Soon after David Childs and his wife, Mary Ann, moved to Lake Ridge, they visited the Prince William County Fair and saw a company of Civil War reenactors. Childs, “a Civil War buff since the day I was born,” enlisted with the 4th U.S. Regulars.
That was 27 years ago. Childs, who now lives in Manassas and has been involved in reenactments ever since, is the coordinator of the Union troops at next weekend’s reenactment of the Battle of First Manassas/Bull Run.
Childs and his Confederate counterpart have spent more than a year researching the minute-by-minute action of the first major battle of the Civil War and choreographing the three-hour event, which will be Saturday and next Sunday for the 150th anniversary. When more than 8,700 reenactors from across the country take the field — wearing wool uniforms, wielding antique muskets, cooking over open fires and sleeping on wooden cots — it will be the first reenactment of the battle in Prince William County since the troubled centennial commemoration.
“It’s not just going to a movie. Anyone can do that and have a cold beer while doing it,” said Childs, a 58-year-old retired federal employee. “This is about the sights, the sounds, the smoke, and understanding what our ancestors did as part of the honor that we’re giving them.”
At the last reenactment, in 1961, more than 50,000 spectators clogged the roads, trampled and littered Manassas National Battlefield Park, and overwhelmed the National Park Service’s bathrooms. At least one reenactor was hospitalized. In response, the Park Service banned reenactments on park property.
This year’s event will occur across the street, on a 200-acre private farm. Area officials have been marshaling resources to manage the logistics of the commemoration, hoping to avert the chaos of 50 years ago.
To prepare the site, the farm’s hayfields have been cleared, its cedars trimmed and barbed wire removed. Bleachers and tents have been erected, and portable toilets are on the way. The road to the farm will be closed; visitors can park at Jiffy Lube Live in Bristow, where air-conditioned shuttles will take them to the site.
“It’s quite a production,” said Page Snyder, the farm’s owner.
Snyder said she agreed to donate the land for use in the reenactment as a tribute to her mother, battlefield preservationist Annie Snyder.
The officers set up their headquarters, and soon the reenactors will fill a tent city. Although they strive to replicate the experience of the soldiers of the time, the reenactors make some allowances for modern health and safety, such as water coolers and pre-chopped firewood.
“If this were really the 1860s, you wouldn’t want to get within a mile of camp because it would smell to high heaven,” said Tony Daniels, a 63-year-old retired New Jersey schoolteacher who is commanding the federal forces.
About 10,000 tickets have been sold, and organizers are expecting more than 16,000 spectators — fewer than the 30,000-person capacity they had hoped to reach.
The battle reenactment is just one of scores of historical events around Manassas, including the reenactment of a 1911 reconciliation ceremony between Union and Confederate veterans. Prince William is spending about $1 million on the reenactment, county spokesman Jason Grant said.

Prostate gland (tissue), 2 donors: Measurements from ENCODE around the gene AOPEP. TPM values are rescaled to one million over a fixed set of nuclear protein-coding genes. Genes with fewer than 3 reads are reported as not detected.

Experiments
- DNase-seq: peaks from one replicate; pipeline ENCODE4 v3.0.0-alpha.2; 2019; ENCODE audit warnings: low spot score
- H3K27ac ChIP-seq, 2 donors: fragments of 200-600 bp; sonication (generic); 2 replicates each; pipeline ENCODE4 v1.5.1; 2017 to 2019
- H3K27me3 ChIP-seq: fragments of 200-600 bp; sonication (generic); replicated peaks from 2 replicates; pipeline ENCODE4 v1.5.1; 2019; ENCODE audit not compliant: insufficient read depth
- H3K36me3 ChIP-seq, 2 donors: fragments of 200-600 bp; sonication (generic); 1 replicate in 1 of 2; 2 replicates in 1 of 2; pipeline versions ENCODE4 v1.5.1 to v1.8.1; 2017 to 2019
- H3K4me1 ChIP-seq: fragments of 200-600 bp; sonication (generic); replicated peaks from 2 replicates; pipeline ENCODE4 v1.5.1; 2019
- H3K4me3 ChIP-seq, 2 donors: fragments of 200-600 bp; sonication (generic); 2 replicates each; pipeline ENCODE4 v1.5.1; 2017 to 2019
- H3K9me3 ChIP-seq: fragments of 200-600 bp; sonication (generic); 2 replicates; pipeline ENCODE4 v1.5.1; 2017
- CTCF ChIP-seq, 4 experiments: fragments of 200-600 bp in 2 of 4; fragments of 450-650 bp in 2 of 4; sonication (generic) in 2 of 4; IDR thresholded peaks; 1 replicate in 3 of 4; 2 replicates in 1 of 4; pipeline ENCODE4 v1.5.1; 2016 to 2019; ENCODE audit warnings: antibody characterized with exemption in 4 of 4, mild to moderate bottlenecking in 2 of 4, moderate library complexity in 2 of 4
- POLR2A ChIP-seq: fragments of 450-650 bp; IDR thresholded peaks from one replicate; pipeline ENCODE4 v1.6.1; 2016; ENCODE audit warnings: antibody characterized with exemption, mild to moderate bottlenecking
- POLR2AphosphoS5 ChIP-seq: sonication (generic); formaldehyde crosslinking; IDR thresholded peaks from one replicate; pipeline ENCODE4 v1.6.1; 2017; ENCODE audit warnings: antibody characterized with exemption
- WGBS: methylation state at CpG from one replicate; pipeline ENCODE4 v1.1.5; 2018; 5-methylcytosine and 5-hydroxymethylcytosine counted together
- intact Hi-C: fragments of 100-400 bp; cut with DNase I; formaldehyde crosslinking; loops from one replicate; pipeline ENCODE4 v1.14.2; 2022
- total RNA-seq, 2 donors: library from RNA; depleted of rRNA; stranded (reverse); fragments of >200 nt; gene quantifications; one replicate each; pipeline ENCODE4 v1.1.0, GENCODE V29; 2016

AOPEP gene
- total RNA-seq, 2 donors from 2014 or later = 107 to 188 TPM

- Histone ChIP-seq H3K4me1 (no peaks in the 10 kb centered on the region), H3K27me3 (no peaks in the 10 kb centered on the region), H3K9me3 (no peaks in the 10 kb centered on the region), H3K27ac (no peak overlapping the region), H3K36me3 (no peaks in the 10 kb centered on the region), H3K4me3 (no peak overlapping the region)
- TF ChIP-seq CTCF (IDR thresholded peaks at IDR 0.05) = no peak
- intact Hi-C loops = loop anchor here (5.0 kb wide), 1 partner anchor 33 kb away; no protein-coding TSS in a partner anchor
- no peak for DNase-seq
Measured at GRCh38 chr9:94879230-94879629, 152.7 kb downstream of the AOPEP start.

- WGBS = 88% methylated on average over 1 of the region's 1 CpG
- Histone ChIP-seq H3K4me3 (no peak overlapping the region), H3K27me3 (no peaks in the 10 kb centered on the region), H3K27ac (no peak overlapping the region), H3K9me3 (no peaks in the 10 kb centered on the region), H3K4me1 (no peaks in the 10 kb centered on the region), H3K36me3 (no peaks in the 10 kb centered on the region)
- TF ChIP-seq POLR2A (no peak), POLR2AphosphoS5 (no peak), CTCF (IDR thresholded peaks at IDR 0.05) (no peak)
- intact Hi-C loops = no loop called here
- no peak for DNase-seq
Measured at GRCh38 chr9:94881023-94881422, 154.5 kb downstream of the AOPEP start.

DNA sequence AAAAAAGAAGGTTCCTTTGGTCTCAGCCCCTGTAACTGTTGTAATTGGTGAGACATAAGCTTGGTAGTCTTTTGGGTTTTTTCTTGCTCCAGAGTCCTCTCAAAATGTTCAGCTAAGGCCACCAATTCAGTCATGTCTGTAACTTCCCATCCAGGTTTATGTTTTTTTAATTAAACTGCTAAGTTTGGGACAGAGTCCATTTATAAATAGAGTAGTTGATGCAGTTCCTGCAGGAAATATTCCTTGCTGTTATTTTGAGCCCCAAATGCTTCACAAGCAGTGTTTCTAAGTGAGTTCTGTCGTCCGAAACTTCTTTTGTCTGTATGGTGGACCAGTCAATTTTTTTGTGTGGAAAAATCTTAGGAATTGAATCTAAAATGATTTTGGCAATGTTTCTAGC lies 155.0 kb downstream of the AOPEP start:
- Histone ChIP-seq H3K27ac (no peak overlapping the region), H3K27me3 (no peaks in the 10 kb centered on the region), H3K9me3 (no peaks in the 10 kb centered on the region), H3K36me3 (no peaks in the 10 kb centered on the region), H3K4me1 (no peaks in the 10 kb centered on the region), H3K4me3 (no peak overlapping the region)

“The battle reenactment is considered an investment in bringing awareness to the community,” Grant said. “It’s a major milestone of a commemorative moment.”
The Park Service is hosting its own programs on the actual battlefield, featuring speeches by state and area officials, performances by the Quantico Marine Corps Band, historical lectures, musketry and cavalry demonstrations, and special tours of the battlefield.
The reenactors are organized into units representing those who fought 150 years ago. Georgia Meadows, a 58-year-old figure skating coach from Woodbridge who, with her husband, Tony, runs a Confederate infantry unit, said the Battle of Manassas is difficult to re-create because it was disorganized — flags and uniforms weren’t standardized. Meadows’s unit, for example, wore blue and, in a turning point of the battle, captured a Union battery because the Northern troops mistook the rebels for allies.
The reenactment will seek to portray that disorder through careful planning, Daniels said. Each unit has detailed instructions, and the commanders on both sides will orchestrate the precise timing.
“It’s like getting the script to a play or a movie, and you memorize it,” said Jake Jennette, a 70-year-old retired Marine and paralegal in North Carolina who is commanding the Confederate reenactors.
Jennette paid $240 for his boots and has his uniforms custom-tailored “because if you’re going to be the general, you’ve got to set the example.”
Although reenactors said the event promises to be enjoyable for participants and spectators, they emphasized that it is meant to honor the memory of the war.
“We’re not making a glamorous celebration of this period in our history,” Jennette said. “We’re commemorating the lives of the soldiers in battle and the beginning of a period that cost us 600,000 dead Americans.”